Whistleblowing in Australia is still a work in progress - Part 1

By David Morgan
Head of Integrity - Queensland
20 August 2020
  • Whisteblowing
  • Integrity
  • Corporate Governance

This time last year many Governance Risk and Compliance (“GRC”) professionals were preparing for the new whistleblowing laws to come into force. Six months ago, many of those same professionals were hastily drafting whistleblowing policies to meet the 1 January 2020 deadline. Given that this deadline has past, it is not surprising that this activity has gone quiet. COVID-19 may also have had something to do with this, but the question we have asked is whether corporate Australia has whistleblowing under control?

Earlier this year, PKF Integrity conducted research to understand the state of whistleblowing in Australia. This research included informal discussions, surveys and interviews with business and government organisations as well as reviews of whistleblowing policies. The results of this research and our experience advising Australian organisations about whistleblowing, demonstrates that corporate Australia still has a long way to go.

The true state of whistleblowing policies

Although some companies seem to feel a whistleblowing policy is all they need, the regulatory approach taken here and in Europe[1] is that a policy is at least an essential element to an effective whistleblowing system. To assist with the mandatory requirement for most[2] companies to have a whistleblowing policy, ASIC issued very prescriptive guidance[3] in October 2019 (“the Guidance”) on what needs to be included in a whistleblowing policy.

PKF Integrity reviewed the policy position of 50 companies (that were required to have one) and found that only 33 (66%) had policies. Of these, 25 policies (76%) did not meet all the key requirements of the Guidance. 40% of the 25 policies were not publicly available on the companies’ websites.

PKF Integrity also found that some of the basic requirements of the Guidance were not adequately articulated, including:

  • who is an eligible whistleblower (48%)
  • who is an eligible recipient (56%), and
  • what types of misconduct should be reported under a whistleblower policy (80%). Examples included:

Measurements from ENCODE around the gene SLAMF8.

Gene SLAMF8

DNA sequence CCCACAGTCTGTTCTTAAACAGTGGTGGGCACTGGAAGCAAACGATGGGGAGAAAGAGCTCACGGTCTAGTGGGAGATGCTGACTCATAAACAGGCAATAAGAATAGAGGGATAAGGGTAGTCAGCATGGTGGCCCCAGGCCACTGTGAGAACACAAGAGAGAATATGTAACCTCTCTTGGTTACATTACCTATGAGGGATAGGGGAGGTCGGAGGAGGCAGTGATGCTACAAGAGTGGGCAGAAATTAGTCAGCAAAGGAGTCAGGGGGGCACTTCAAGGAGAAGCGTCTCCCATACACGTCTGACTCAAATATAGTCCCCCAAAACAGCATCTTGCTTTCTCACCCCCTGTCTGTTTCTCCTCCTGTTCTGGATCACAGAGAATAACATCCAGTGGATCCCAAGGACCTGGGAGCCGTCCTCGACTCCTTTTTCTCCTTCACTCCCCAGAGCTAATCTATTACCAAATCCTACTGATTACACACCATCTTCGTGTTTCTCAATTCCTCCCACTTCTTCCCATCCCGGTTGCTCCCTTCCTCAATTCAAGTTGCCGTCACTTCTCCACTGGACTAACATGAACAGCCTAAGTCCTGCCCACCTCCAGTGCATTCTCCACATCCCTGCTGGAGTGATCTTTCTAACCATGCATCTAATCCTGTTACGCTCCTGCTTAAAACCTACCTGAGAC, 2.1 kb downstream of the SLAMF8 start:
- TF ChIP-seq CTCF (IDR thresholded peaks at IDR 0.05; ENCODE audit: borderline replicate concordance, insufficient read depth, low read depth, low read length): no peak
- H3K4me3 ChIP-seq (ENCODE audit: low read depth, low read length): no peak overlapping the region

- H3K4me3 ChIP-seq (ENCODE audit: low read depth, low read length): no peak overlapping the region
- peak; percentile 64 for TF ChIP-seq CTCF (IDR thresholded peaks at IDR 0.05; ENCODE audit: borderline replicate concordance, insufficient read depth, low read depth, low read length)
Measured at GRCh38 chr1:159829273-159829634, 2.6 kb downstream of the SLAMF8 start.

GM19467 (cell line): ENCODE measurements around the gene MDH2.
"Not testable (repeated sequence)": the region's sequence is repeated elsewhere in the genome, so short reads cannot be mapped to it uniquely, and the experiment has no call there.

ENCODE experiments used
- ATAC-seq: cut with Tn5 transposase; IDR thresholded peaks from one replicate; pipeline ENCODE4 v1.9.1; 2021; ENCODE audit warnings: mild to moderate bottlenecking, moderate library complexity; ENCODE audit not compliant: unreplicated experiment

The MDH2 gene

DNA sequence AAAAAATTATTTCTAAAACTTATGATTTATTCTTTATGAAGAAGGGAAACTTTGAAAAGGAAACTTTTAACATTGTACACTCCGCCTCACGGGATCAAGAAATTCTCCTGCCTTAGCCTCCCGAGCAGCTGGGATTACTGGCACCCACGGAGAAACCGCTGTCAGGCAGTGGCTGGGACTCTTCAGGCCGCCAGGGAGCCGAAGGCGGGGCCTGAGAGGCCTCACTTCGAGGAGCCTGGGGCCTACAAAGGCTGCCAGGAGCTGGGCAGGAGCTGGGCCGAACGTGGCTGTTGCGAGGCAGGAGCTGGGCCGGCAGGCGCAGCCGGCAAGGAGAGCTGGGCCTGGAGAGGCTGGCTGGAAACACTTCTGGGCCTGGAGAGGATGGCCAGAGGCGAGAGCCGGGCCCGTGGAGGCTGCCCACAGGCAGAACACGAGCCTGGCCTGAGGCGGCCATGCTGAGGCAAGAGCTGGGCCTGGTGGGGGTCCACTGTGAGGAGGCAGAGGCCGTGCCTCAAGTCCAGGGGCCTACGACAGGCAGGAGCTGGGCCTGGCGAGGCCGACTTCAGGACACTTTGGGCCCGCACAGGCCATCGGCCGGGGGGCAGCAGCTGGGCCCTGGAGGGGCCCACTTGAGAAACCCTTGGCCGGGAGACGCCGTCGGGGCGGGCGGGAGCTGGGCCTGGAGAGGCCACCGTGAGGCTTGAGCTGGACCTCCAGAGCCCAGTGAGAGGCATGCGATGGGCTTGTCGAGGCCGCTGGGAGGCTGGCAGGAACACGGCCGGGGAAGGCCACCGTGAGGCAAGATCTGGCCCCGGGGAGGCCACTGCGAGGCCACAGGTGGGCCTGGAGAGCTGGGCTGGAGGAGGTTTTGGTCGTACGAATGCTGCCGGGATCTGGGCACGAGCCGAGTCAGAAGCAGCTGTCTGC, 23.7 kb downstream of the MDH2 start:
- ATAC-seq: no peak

• omitting that disclosures could be made about the improper tax affairs of a company,
    • not providing a definition or examples of a “personal work-related grievance” and/or explaining that disclosures about them are not afforded legal protection, and
    • other inconsistency with the legislation regarding what was disclosable under the policy.

Policies also inadequately detailed procedural steps:

  • 60% of policies contained insufficient information about how to raise concerns e.g. not nominating specific contacts or providing communication channels such as phone and email.
  • 64% of policies contained insufficient information about how the company will handle the investigation of disclosures e.g. by who, how, timeframes for completion and keeping the whistleblower informed of progress.
  • Many policies did not provide either an effective, independent process for raising concerns about alleged senior management misconduct or provide for disclosures to be made to an independent third party or “hotline”.
  • Importantly, even with the potential for significant fines and criminal charges, 72% of policies reviewed did not provide sufficient information about the practical steps that would be taken to protect confidentiality or the legal protections available for eligible whistleblowers; a key objective of the new legislation.

Our experience and the findings of our research suggests that pockets of corporate Australia still lack an appreciation of the value of an effective whistleblowing system and have a tendency to take a tick box approach to compliance. Based on feedback from some companies, this has produced policies that are lengthy, legalistic and operationally impractical. This not only works counter to the legislative intent of whistleblowing provisions of the Corporations Act, it also indicates that once policies are in place, their effective implementation, or operationalisation will be compromised.

It is fair to say that the Guidance is prescriptive and several policies reviewed appear to have replicated the legislation without any apparent thought for operational considerations, in particular how easy it is for a potential whistleblower to understand how and to whom a disclosure can be made. Smaller organisations have also expressed concerns about their ability to meet the confidentiality requirements of the Guidance and about potential conflict of interest issues due to the requirement for the separation of roles and responsibilities when managing whistleblowing disclosures.

Stay tuned for Part 2.

[1] EU Whistleblowing Directive adopted in April 2019

[2] All Public Companies and large proprietary companies and proprietary companies that are trustees of registrable superannuation entities

[3] RG270 https://asic.gov.au/about-asic/asic-investigations-and-enforcement/whistleblowing/